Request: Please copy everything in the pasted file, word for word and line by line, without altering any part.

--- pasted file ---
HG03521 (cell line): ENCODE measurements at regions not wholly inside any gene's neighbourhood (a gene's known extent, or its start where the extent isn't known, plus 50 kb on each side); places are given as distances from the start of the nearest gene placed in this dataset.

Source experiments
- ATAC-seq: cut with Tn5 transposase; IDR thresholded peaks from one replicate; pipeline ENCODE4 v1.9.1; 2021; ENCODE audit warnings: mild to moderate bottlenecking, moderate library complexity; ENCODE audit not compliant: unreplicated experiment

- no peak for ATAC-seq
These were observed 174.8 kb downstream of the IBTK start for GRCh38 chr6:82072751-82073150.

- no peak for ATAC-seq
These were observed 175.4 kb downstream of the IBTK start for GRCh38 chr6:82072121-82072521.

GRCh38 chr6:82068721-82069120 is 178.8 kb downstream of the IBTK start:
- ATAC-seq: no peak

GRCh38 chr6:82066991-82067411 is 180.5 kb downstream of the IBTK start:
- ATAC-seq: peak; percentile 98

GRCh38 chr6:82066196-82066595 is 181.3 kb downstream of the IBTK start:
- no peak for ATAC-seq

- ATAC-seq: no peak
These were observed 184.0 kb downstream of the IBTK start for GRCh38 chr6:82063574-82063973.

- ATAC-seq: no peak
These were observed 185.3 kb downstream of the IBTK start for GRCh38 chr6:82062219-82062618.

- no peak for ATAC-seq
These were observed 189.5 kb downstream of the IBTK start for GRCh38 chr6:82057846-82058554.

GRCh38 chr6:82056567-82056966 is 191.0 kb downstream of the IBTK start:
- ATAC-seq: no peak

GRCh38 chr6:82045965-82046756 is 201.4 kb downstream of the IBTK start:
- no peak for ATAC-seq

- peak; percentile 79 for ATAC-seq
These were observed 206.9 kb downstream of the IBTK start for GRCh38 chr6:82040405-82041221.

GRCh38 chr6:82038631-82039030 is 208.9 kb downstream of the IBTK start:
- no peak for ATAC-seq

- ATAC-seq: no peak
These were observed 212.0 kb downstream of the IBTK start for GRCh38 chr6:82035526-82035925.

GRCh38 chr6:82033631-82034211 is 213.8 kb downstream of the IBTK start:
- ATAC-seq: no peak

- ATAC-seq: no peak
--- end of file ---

HG03521 (cell line): ENCODE measurements at regions not wholly inside any gene's neighbourhood (a gene's known extent, or its start where the extent isn't known, plus 50 kb on each side); places are given as distances from the start of the nearest gene placed in this dataset.

Source experiments
- ATAC-seq: cut with Tn5 transposase; IDR thresholded peaks from one replicate; pipeline ENCODE4 v1.9.1; 2021; ENCODE audit warnings: mild to moderate bottlenecking, moderate library complexity; ENCODE audit not compliant: unreplicated experiment

- no peak for ATAC-seq
These were observed 174.8 kb downstream of the IBTK start for GRCh38 chr6:82072751-82073150.

- no peak for ATAC-seq
These were observed 175.4 kb downstream of the IBTK start for GRCh38 chr6:82072121-82072521.

GRCh38 chr6:82068721-82069120 is 178.8 kb downstream of the IBTK start:
- ATAC-seq: no peak

GRCh38 chr6:82066991-82067411 is 180.5 kb downstream of the IBTK start:
- ATAC-seq: peak; percentile 98

GRCh38 chr6:82066196-82066595 is 181.3 kb downstream of the IBTK start:
- no peak for ATAC-seq

- ATAC-seq: no peak
These were observed 184.0 kb downstream of the IBTK start for GRCh38 chr6:82063574-82063973.

- ATAC-seq: no peak
These were observed 185.3 kb downstream of the IBTK start for GRCh38 chr6:82062219-82062618.

- no peak for ATAC-seq
These were observed 189.5 kb downstream of the IBTK start for GRCh38 chr6:82057846-82058554.

GRCh38 chr6:82056567-82056966 is 191.0 kb downstream of the IBTK start:
- ATAC-seq: no peak

GRCh38 chr6:82045965-82046756 is 201.4 kb downstream of the IBTK start:
- no peak for ATAC-seq

- peak; percentile 79 for ATAC-seq
These were observed 206.9 kb downstream of the IBTK start for GRCh38 chr6:82040405-82041221.

GRCh38 chr6:82038631-82039030 is 208.9 kb downstream of the IBTK start:
- no peak for ATAC-seq

- ATAC-seq: no peak
These were observed 212.0 kb downstream of the IBTK start for GRCh38 chr6:82035526-82035925.

GRCh38 chr6:82033631-82034211 is 213.8 kb downstream of the IBTK start:
- ATAC-seq: no peak

- ATAC-seq: no peak